Female. Lives in United States/Illinois/Chicago, speaks English. My interests are Food, Restaurants, Cooking, Baking/Travel, Dining Out, Raising Children.
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United States, Illinois, Chicago, English, Female, Food, Restaurants, Cooking, Baking, Travel, Dining Out, Raising Children.

Monday, January 10, 2005

Straight from Spain: Toasted Bread and Bittersweet Chocolate

The February 2005 issue of Food & Wine is devoted to the food of Spain. I love the section on tapas and their coverage of what some prominent Spanish chefs are doing to invigorate traditional dishes with new twists. A recipe for a unique little treat caught my eye as I flipped through this issue and I just had to try it. It's Toasted Bread and Bittersweet Chocolate.

One look at the ingredients list and Americans might think it's too bizarre to taste good, but you'll have to trust me that it's outstanding. It's also quick and easy to prepare with a decadent outcome.

Toasted Bread and Bittersweet Chocolate
As seen in Food & Wine, February 2005
Serves 4
Total Time Needed: 10 Minutes

16 thin baguette slices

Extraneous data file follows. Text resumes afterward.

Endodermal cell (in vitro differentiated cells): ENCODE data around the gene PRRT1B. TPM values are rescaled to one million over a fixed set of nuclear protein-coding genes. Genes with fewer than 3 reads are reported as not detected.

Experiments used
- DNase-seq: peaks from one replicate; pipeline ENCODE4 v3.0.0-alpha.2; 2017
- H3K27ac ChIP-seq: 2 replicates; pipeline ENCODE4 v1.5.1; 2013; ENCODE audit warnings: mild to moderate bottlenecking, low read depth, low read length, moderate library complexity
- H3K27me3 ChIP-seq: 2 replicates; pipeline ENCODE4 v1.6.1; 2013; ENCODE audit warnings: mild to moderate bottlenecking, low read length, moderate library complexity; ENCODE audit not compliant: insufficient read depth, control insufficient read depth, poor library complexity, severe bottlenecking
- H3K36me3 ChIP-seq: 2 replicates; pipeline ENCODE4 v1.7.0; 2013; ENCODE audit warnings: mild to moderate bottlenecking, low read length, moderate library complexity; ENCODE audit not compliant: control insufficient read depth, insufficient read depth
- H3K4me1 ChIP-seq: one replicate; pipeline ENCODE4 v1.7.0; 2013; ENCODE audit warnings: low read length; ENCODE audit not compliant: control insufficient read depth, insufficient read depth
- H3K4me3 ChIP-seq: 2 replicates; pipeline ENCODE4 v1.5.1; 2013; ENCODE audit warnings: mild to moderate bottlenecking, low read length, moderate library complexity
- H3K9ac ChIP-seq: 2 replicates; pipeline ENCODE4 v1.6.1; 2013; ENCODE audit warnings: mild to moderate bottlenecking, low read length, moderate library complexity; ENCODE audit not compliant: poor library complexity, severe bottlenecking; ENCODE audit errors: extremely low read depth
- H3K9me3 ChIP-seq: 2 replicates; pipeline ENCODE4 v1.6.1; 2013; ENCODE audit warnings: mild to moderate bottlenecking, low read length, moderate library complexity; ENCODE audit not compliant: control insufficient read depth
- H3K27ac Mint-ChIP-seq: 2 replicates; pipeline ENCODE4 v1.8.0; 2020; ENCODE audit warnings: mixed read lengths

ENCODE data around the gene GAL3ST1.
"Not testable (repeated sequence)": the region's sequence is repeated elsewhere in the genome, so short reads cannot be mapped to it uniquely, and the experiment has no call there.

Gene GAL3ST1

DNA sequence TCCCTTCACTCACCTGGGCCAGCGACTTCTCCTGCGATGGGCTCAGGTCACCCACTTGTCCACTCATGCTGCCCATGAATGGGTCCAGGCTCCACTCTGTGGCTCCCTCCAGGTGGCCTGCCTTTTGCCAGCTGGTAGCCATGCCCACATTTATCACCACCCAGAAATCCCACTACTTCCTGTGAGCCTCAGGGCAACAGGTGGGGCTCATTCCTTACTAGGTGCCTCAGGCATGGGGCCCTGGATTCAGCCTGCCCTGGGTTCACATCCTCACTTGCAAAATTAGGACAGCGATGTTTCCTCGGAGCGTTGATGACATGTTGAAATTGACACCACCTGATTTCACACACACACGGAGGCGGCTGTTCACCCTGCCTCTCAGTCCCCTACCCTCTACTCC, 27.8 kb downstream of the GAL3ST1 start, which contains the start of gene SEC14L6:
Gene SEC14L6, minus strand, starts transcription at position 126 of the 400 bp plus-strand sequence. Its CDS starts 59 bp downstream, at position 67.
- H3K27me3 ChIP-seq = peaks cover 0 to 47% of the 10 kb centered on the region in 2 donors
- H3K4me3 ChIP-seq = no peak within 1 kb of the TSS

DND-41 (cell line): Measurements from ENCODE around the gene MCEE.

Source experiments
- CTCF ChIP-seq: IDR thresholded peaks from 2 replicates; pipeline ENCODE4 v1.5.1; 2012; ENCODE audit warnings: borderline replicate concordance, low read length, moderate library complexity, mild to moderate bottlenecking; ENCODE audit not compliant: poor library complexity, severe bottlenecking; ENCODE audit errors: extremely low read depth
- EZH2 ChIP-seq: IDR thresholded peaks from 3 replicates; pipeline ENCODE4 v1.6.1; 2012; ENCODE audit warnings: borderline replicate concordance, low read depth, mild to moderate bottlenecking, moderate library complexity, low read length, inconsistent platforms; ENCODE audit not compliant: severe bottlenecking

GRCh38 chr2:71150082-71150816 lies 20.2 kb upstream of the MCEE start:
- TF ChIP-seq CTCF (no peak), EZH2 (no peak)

1 4-ounce bar of bittersweet chocolate, cut into 16 pieces (I used Ghirardelli Bittersweet Chocolate Premium Baking Bar)
1 tablespoon extra-virgin olive oil
coarse sea salt

Preheat the broiler and position a rack 8 inches from the heat. Spread the baguette slices on a baking sheet and broil until toasted, about 30 seconds. Turn the slices over and set a square of chocolate on each one. Broil just until the bread is golden and the chocolate is beginning to melt (about 30 seconds). Transfer the chocolate toasts to plates and drizzle with the olive oil. Lightly sprinkle sea salt on the chocolate and serve right away.

See how easy? It's toasted baguette, warm, delicious chocolate, flavorful olive oil and sea salt. That's it. But this is an absolutely marvelous snack or dessert. The chocolate, olive oil and salt enhance each other beautifully and the flavors work really well together. Win and I have enjoyed making these treats for the past couple nights and they barely get out of the oven before we greedily snatch them up.

Although the Food & Wine article said that chocolate on bread was a common after-school snack for children in Spain, this combination isn't typical in most of the US. Here's hoping it catches on; it's too delicious to miss!

Next time: We Found a New Italian Favorite